Nature’s Velcro

Last Saturday my husband and I participated in our neighborhood fall cleanup.  At Magee Field this involved a lot of clambering on the hillsides to collect beer cans and water bottles that people had “thrown away” in the woods.  Volunteers collected 14 large bags of garbage.

After the cleanup I threw our clothes in the wash but when I pulled them from the dryer I found an unwelcome surprise.  My socks had collected burdock and the laundry had broken it up and redistributed it as tiny hooks on the bath towels.  I spent half an hour pulling the hooks off one by one.

Lesser burdock (Arctium minus) is a biennial plant in the Aster family.  Native to Europe, it’s now invasive in North America and so successful that USDA lists it as invasive in Greenland.

Burdock spreads easily by hitchhiking on mammals.  Its purple flowers bloom in late summer inside bracts covered with tiny hooks.   In the fall the flowers dry and the bracts tighten around the seeds (shown above).  Now the ball is ready to grab fur, skin or clothing and transport the seeds to a new location.

The hooks are so fascinating that they led to the invention of Velcro.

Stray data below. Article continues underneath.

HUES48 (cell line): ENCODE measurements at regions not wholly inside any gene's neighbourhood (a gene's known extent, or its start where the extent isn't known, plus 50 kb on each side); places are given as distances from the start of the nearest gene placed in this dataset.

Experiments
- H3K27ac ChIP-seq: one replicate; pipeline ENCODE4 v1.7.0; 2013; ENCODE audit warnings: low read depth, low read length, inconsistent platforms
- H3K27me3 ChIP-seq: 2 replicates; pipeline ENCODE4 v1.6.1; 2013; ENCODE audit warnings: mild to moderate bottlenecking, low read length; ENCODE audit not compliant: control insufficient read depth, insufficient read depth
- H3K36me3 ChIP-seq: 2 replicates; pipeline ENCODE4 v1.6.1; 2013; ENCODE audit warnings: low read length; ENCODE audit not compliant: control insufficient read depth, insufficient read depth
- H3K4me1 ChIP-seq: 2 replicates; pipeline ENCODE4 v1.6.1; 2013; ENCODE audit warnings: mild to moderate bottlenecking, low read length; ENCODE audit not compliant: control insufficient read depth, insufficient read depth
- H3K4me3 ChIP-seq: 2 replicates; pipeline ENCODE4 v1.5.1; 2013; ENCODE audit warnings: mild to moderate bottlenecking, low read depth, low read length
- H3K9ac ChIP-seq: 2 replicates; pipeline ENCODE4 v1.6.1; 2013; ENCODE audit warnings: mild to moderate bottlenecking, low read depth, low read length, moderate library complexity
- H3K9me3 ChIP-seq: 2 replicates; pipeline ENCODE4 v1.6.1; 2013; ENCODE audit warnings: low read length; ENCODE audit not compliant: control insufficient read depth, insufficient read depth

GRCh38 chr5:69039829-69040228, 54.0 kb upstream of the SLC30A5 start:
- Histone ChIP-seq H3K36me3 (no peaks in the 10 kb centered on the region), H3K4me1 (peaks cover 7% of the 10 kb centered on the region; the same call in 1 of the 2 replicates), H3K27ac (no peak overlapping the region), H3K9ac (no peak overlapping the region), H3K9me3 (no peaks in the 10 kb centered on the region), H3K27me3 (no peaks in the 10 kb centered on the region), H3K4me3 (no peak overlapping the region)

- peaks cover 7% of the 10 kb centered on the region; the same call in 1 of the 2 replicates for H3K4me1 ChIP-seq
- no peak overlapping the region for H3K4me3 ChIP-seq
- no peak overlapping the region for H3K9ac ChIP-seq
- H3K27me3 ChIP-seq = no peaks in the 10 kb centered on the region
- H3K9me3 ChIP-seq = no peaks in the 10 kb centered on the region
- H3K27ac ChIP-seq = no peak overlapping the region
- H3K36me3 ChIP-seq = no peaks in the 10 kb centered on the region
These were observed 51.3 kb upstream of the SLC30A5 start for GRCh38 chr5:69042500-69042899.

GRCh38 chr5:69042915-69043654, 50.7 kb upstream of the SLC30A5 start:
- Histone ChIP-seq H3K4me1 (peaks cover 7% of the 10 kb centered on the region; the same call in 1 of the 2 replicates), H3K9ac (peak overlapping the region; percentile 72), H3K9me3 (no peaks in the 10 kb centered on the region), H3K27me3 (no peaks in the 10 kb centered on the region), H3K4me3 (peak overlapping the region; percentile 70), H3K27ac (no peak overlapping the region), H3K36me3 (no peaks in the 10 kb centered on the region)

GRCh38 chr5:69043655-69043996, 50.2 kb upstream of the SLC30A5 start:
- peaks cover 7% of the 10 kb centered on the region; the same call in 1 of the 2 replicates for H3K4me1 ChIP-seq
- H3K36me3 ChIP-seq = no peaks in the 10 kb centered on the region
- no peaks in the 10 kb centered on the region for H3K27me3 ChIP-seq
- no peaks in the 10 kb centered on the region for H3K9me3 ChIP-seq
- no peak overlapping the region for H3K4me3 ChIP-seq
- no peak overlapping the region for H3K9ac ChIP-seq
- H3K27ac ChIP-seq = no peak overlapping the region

In 1941 Swiss inventor George de Mestral went out hunting with his dog and they both came back with burdock stuck to them.  De Mestral studied the hooks and saw the possibilities for a reusable fastener.  He experimented with various materials and found nylon and polyester to be the best.  His invention was patented in 1955 and ultimately grew into Velcro USA Inc, based in Manchester, New Hampshire.

Velcro didn’t catch on at first because it seemed stiff and unwieldy on clothing, but after NASA used it on astronauts’ space suits, skiers saw its value and now the rest of us use it too.

It pays to observe nature.  In de Mestral’s case it led to great things.  As he once told Velcro executives, “If any of your employees ask for a two-week holiday to go hunting, say yes.”

(photo by Dianne Machesney)

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